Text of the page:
THe coax line is run straight down the wall directly from the antenna, no grounding, etc. I DID however put in a drip loop at the top and bottom of the runs--it gets humid here in FL, and any A/C leaks could cause a little condensation. I "gooped" the connection in the attic too--the anti-moisture stuff you put in the connector to help seal out moisture, etc.

    I still do get a few drop outs from time to time, so I suspect I'll be moving up to the CM4228 probably in the near future.

    The bottom line? Definately TRY a cheapie antenna up in the attic ( don't even drop the wire in the wall if you don't want to, just run a long length from the access hatch over to the TV, and then see what ya get for signal strengths, etc. If they're looking good, nail the antenna down, drop the cable in the wall and ENJOY! oh.. and while you are fishing cables anyway? Drop an extra one or 2 back to your wiring closet, along with a cat 5/6 or 2 as well. you NEVER know when you'll need/want it and doing the attic waltz once is better than doing it several times.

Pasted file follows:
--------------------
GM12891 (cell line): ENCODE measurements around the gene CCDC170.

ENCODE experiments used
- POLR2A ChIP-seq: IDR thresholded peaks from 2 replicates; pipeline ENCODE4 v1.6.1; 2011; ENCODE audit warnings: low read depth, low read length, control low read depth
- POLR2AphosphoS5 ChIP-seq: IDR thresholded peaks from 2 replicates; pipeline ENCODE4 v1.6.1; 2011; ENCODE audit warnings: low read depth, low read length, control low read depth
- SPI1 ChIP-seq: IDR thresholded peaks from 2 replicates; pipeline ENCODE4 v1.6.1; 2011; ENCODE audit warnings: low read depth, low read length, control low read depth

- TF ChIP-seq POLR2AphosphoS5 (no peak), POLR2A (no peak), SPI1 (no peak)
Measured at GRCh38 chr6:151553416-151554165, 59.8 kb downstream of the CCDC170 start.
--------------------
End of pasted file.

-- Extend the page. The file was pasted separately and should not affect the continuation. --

8. dm999

    dm999 New Member

    36
    0
    Oct 26, 2002
    JCP -...
    Aquatic,

    Sounds like we are right down the road from each other. Man, the world is getting smaller all the time!!!

    Thanks for the advice!! I've actually already rewired the house and home-run all the wires (CAT6 & RG6) back to a wiring closet, so I'm hopeing to get the ant. up tonight in the attic. I've got 6 runs to the entertainment center, but only 2 in use right now, so I'm hopeing all will go well.

    Thanks again!!!
     
  9. ironchef

    ironchef Smiley Averse

    1,154
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    Dec 27, 2002
    Never ever ever a good idea. Ground it out somewhere, look for a drain stack or electrical box in the attic. Static can be as big a danger as lightning to electronics, a simple ground is cheap insurance.